We often think of kindergarten as a moment in a child’s educational experience when that child is nurtured toward dramatic and rapid affective and intellectual growth. We picture it as a time of happy discovery in an environment which is warm, child-centered, and free of distinctions of race and class. Whatever educational inequalities might develop later on, kindergarten is presumably a positive introduction to school to which all have access.
Yet recent research suggests this may not be the case. Indeed, a recent study conducted by this author uncovered significant differences between urban kindergartens serving working class children of varying ethnicities and suburban kindergartens serving the primarily white children of parents in professional and managerial occupations. The differences are so substantial and consistent as to suggest that even at this level we may be creating cleavages that become overwhelmingly serious as children step through the grades.
The study was conducted in accordance with the strictest standards of academic research. Upon obtaining consent from the schools involved, ten representative classrooms from the working class or low income schools were selected and eight from schools serving children of professional and corporate managers. After being carefully trained and checked for the accuracy and reliability of their observations, researchers observed the 18 classrooms a total of 109 times or 300 hours. (One observation consisted of an entire half day kindergarten session.) Observers scored specific aspects of the environment, teacher behavior, and student behavior immediately following each observation.
Teaching styles: disturbing differences
The most disturbing data concerned not material differences in resources, but differences in the total classroom climate. The emotional climate in the high income schools was rated as more warm and accepting than in lower income schools. As a group, teachers were rated as more dictatorial in lower income schools. They were more rule-oriented, used unexplained rules more often, encouraged the free expression of feelings less, and showed less flexibility in meeting the needs and interests of the children. In the low income schools, teachers maintained significantly less relaxed relationships with the children.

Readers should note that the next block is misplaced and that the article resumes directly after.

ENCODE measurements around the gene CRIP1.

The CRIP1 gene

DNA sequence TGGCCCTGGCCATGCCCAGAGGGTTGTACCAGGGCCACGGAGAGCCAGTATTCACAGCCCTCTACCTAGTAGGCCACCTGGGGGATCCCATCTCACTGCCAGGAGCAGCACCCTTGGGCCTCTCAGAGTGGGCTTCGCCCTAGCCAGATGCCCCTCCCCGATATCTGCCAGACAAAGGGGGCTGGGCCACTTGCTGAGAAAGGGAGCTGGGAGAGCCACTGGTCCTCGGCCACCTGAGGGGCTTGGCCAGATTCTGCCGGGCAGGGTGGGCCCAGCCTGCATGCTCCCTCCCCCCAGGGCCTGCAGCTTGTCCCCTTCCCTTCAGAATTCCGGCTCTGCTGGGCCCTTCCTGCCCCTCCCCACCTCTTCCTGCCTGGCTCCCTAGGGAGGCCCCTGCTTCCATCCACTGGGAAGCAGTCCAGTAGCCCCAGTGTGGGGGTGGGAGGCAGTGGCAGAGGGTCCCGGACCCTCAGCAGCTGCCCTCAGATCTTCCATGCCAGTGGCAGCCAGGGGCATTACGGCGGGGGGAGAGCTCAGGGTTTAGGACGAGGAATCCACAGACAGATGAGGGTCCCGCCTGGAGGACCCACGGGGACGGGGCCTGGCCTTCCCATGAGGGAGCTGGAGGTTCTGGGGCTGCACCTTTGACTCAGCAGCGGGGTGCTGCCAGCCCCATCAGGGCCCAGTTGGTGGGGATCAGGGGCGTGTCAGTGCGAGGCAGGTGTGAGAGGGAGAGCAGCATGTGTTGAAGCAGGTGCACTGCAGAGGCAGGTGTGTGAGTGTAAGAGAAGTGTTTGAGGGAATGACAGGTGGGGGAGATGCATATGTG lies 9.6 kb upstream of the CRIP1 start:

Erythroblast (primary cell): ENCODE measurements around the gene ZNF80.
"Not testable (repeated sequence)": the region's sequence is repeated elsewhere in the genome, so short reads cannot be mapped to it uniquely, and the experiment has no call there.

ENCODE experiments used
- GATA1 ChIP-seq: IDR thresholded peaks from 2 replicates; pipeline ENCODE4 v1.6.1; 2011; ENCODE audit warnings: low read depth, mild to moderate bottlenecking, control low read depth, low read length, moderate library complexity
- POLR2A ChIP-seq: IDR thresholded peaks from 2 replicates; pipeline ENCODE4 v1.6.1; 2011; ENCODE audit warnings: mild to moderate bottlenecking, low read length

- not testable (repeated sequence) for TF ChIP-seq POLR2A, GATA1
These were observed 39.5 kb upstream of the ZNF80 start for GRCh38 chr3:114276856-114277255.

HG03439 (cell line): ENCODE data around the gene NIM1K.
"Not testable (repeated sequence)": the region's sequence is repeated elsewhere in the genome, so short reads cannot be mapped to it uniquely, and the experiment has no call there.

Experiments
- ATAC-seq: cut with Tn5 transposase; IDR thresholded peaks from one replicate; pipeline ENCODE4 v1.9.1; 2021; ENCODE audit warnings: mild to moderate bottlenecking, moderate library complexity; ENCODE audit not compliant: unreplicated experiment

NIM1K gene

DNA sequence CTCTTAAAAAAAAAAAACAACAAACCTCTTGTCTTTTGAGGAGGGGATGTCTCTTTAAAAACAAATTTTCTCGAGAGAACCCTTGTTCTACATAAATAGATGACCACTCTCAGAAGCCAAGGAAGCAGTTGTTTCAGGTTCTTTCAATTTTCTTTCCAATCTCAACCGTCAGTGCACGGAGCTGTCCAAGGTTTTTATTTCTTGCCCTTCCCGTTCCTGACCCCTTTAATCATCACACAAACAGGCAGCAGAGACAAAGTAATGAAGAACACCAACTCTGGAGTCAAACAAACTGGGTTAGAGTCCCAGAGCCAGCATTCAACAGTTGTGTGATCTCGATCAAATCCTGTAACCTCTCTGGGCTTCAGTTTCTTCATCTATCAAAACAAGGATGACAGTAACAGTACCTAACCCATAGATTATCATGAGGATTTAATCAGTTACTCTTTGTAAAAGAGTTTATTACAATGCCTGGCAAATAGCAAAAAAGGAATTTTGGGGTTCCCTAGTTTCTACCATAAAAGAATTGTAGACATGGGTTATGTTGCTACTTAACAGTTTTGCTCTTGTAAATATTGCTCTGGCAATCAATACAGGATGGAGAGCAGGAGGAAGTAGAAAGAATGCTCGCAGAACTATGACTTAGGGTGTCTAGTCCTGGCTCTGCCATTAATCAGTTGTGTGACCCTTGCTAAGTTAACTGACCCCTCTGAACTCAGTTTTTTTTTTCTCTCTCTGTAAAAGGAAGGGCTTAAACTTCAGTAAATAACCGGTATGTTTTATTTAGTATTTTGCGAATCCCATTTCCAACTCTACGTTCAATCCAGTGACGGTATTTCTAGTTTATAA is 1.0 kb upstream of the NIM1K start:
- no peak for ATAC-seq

Teachers in the lower income schools also were more punitive on the average than their colleagues in the higher income schools. The teachers in the wealthier schools punished the children less frequently, and demonstrated greater warmth and perceptiveness of children’s needs.
Structure: comfort or constraint
Some educators have argued that low-income or minority children need more “structured” learning environments. Yet while we think we’re offering such children the benign comforts of “structure,” the data suggest we may actually be creating an environment which is less flexible, less supportive, and less responsive to the individual needs of children — at the time in their educational lives when they are most vulnerable.
A strong orientation toward “structure” may also mean children are allowed fewer opportunities to develop their own initiative. In the higher income schools children were encouraged more frequently to take individual responsibility. They were freer to talk and move about the room and were more often observed spontaneously looking at and discussing each other’s work.
Nor did more rules translate into greater productivity in the working class schools. Working class kindergartens scored lower along the dimension, “Teacher promotes a purposeful atmosphere by expecting and enabling children to use time productively and to value their work and learning.” Similarly, working class kindergartners were less often observed to be “deeply involved” in what they were doing than their counterparts in the kindergartens serving wealthier communities.